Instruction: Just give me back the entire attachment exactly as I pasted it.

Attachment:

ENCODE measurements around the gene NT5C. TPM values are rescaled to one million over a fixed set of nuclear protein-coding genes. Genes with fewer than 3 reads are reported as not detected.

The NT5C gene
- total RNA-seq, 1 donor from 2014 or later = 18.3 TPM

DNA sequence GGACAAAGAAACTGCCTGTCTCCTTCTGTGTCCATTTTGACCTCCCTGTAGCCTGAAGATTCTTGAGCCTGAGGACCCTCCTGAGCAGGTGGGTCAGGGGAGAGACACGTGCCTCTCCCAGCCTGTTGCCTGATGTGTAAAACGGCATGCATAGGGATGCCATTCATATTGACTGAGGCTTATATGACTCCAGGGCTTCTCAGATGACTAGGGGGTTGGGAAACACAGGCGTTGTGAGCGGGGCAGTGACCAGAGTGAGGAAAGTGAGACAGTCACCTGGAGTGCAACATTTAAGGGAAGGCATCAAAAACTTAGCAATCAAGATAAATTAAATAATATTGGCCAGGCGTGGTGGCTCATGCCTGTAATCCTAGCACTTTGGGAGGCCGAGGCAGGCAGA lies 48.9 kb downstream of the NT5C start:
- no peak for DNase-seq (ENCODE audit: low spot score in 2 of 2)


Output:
ENCODE measurements around the gene NT5C. TPM values are rescaled to one million over a fixed set of nuclear protein-coding genes. Genes with fewer than 3 reads are reported as not detected.

The NT5C gene
- total RNA-seq, 1 donor from 2014 or later = 18.3 TPM

DNA sequence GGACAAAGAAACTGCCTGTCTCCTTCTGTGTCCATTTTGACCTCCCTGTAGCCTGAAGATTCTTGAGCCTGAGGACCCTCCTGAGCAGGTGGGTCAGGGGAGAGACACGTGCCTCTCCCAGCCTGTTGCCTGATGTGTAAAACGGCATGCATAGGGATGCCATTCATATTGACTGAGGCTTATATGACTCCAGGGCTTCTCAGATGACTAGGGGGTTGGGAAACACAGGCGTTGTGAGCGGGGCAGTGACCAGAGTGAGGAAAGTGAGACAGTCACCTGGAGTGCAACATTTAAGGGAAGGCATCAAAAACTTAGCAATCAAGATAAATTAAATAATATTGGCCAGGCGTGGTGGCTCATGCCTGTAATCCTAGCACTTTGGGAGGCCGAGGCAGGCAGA lies 48.9 kb downstream of the NT5C start:
- no peak for DNase-seq (ENCODE audit: low spot score in 2 of 2)